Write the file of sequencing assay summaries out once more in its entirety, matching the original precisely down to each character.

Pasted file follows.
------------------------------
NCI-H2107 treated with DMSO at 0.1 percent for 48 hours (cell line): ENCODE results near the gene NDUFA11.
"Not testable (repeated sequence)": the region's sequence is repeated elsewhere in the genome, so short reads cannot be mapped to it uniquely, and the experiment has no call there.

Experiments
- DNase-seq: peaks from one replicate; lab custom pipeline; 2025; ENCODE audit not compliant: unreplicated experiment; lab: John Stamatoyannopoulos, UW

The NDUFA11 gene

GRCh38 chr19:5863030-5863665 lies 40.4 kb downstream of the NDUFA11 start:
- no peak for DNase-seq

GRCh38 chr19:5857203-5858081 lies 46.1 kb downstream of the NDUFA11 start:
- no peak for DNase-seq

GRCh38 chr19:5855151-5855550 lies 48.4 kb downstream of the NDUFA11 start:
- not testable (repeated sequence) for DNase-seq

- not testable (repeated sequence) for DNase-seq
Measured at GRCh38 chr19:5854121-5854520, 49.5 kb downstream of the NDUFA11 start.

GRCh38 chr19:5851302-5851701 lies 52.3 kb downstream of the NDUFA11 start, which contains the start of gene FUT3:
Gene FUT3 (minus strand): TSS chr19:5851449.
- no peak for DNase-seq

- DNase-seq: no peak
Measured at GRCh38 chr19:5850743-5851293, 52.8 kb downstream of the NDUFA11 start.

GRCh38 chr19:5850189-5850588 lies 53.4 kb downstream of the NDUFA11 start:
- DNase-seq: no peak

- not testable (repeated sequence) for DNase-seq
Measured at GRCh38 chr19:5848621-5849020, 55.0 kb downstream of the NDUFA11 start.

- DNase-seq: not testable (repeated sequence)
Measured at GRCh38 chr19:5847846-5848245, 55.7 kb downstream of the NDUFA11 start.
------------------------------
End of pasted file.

NCI-H2107 treated with DMSO at 0.1 percent for 48 hours (cell line): ENCODE results near the gene NDUFA11.
"Not testable (repeated sequence)": the region's sequence is repeated elsewhere in the genome, so short reads cannot be mapped to it uniquely, and the experiment has no call there.

Experiments
- DNase-seq: peaks from one replicate; lab custom pipeline; 2025; ENCODE audit not compliant: unreplicated experiment; lab: John Stamatoyannopoulos, UW

The NDUFA11 gene

GRCh38 chr19:5863030-5863665 lies 40.4 kb downstream of the NDUFA11 start:
- no peak for DNase-seq

GRCh38 chr19:5857203-5858081 lies 46.1 kb downstream of the NDUFA11 start:
- no peak for DNase-seq

GRCh38 chr19:5855151-5855550 lies 48.4 kb downstream of the NDUFA11 start:
- not testable (repeated sequence) for DNase-seq

- not testable (repeated sequence) for DNase-seq
Measured at GRCh38 chr19:5854121-5854520, 49.5 kb downstream of the NDUFA11 start.

GRCh38 chr19:5851302-5851701 lies 52.3 kb downstream of the NDUFA11 start, which contains the start of gene FUT3:
Gene FUT3 (minus strand): TSS chr19:5851449.
- no peak for DNase-seq

- DNase-seq: no peak
Measured at GRCh38 chr19:5850743-5851293, 52.8 kb downstream of the NDUFA11 start.

GRCh38 chr19:5850189-5850588 lies 53.4 kb downstream of the NDUFA11 start:
- DNase-seq: no peak

- not testable (repeated sequence) for DNase-seq
Measured at GRCh38 chr19:5848621-5849020, 55.0 kb downstream of the NDUFA11 start.

- DNase-seq: not testable (repeated sequence)
Measured at GRCh38 chr19:5847846-5848245, 55.7 kb downstream of the NDUFA11 start.